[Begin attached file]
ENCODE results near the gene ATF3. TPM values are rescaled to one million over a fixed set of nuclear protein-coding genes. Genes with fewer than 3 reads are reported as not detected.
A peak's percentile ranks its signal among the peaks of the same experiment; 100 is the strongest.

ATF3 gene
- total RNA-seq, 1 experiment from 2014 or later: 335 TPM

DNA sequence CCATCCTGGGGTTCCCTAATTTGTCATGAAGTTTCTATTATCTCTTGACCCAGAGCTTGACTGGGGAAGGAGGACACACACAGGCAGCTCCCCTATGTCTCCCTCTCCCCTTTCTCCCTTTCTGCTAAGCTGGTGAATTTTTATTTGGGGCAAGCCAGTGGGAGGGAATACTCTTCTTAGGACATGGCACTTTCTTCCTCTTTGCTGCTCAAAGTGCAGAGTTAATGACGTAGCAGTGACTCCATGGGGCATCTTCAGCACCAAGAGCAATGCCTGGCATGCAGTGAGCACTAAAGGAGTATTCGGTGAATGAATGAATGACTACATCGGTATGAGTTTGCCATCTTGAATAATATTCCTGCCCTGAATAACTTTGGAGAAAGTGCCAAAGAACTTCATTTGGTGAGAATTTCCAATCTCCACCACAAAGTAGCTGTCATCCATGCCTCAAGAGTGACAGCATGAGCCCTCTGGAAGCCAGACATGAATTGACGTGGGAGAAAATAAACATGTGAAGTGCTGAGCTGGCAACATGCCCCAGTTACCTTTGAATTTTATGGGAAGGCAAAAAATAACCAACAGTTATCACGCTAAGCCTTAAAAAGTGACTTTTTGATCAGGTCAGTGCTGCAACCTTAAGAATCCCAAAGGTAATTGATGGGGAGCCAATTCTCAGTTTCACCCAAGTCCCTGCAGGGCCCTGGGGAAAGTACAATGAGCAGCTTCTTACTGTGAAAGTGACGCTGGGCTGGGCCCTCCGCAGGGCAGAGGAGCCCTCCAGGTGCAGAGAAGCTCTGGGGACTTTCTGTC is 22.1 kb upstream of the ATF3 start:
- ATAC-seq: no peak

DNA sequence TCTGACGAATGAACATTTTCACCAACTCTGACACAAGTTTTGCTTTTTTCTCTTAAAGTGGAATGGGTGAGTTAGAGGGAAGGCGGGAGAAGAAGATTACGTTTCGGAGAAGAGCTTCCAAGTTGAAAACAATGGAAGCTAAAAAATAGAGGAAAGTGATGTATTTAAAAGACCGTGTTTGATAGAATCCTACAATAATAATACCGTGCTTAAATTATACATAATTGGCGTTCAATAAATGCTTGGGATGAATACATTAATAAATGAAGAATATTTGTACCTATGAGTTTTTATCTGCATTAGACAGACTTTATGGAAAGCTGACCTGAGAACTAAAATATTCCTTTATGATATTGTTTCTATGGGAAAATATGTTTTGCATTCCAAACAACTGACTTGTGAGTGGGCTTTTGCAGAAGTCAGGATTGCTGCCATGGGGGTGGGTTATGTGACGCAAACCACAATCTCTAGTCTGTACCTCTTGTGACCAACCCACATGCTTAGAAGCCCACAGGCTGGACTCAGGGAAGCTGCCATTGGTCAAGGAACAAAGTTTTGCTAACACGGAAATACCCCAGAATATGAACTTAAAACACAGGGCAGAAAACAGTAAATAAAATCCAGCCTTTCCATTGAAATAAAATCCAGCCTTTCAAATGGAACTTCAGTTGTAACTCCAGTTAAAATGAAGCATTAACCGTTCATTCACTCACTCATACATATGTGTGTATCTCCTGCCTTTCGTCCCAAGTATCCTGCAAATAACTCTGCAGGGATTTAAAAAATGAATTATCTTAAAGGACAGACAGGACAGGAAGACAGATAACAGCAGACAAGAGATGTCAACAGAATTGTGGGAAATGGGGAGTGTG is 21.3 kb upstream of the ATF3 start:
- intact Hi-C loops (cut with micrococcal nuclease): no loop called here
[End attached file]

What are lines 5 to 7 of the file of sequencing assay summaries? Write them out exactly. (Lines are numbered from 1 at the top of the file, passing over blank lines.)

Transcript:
DNA sequence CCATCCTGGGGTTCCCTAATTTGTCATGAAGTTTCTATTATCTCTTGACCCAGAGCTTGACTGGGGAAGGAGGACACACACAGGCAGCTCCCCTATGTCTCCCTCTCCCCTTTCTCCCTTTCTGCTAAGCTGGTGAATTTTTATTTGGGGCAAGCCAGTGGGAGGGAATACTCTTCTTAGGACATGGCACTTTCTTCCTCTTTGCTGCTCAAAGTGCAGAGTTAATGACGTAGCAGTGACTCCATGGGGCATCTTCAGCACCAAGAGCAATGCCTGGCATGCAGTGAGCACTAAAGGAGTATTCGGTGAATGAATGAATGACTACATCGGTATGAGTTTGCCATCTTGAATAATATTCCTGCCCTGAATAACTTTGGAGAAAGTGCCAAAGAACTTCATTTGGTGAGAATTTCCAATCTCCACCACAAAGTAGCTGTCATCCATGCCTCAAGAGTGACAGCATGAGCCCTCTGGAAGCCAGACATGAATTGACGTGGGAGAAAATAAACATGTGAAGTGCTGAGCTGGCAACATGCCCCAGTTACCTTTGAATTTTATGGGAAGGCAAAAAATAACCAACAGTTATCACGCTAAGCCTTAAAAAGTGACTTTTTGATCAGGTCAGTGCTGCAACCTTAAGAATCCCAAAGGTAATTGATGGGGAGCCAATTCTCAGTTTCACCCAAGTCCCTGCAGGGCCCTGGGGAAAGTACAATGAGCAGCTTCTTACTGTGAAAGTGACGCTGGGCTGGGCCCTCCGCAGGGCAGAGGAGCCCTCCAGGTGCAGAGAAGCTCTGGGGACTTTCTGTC is 22.1 kb upstream of the ATF3 start:
- ATAC-seq: no peak

DNA sequence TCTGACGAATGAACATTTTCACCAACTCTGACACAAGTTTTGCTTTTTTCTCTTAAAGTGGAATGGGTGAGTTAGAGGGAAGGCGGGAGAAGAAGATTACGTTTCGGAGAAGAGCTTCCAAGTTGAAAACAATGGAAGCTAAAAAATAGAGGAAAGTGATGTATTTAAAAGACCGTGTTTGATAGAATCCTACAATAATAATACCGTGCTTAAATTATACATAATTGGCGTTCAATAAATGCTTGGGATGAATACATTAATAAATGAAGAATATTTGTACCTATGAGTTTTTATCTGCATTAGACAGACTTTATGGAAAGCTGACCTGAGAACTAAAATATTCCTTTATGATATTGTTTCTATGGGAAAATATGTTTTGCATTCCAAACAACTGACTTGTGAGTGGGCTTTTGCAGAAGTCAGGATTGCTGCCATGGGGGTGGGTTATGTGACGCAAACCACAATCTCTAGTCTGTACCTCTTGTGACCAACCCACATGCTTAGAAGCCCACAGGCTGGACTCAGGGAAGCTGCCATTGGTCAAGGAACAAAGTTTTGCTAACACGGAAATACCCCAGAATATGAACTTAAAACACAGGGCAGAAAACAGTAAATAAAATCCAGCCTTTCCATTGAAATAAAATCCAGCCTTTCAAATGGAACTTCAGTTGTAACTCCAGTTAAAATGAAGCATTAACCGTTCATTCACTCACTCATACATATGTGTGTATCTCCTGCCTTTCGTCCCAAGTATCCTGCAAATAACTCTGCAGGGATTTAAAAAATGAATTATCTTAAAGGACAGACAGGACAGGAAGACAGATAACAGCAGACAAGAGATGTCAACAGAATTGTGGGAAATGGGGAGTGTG is 21.3 kb upstream of the ATF3 start: